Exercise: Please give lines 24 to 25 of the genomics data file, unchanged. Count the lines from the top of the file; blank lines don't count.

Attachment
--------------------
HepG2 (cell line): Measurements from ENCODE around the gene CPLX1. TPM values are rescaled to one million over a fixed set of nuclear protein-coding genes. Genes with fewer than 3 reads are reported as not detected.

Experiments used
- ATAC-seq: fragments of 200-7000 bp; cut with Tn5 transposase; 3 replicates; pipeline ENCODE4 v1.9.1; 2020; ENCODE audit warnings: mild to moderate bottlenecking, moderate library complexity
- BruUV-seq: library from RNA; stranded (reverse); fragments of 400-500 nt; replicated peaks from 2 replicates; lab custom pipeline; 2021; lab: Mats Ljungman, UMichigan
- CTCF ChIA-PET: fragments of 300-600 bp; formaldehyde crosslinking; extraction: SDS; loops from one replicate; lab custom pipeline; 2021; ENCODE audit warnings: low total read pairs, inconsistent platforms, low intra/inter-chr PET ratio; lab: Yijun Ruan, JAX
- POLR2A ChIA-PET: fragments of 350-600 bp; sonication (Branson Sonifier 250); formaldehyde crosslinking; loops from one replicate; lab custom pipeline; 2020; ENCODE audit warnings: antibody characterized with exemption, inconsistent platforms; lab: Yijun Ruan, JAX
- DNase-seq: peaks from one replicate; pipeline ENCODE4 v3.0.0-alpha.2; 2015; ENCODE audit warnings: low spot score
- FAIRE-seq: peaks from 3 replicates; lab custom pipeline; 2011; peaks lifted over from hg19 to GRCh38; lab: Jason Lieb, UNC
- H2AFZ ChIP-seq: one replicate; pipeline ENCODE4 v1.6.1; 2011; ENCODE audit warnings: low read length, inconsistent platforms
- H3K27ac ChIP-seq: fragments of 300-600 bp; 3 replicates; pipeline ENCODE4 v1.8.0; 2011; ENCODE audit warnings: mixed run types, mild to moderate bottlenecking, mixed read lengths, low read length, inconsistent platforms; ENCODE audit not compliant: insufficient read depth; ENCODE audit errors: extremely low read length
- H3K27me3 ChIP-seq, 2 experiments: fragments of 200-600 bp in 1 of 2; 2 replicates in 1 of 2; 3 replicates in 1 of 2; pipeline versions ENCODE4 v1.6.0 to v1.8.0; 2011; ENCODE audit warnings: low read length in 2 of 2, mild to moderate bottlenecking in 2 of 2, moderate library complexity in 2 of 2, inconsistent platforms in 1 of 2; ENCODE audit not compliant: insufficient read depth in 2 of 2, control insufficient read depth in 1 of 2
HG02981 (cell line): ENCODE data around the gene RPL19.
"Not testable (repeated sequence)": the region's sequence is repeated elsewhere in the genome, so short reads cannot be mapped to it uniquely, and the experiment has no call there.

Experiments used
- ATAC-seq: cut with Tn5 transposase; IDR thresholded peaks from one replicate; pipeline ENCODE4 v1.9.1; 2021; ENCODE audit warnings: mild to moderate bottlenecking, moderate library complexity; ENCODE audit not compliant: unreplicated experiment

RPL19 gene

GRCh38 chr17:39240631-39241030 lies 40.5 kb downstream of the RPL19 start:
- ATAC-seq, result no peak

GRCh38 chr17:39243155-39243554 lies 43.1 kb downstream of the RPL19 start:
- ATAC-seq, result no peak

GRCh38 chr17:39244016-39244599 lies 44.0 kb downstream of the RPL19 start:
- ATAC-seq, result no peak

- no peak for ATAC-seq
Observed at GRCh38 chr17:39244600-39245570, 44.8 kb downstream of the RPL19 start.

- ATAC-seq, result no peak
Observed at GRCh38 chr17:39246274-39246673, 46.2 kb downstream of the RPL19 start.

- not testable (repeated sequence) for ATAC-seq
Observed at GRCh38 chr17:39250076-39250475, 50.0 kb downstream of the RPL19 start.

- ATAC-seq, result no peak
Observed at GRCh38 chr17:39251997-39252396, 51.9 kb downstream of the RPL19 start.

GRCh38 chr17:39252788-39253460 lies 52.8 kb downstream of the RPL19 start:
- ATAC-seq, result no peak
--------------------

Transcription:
Observed at GRCh38 chr17:39244600-39245570, 44.8 kb downstream of the RPL19 start.

- ATAC-seq, result no peak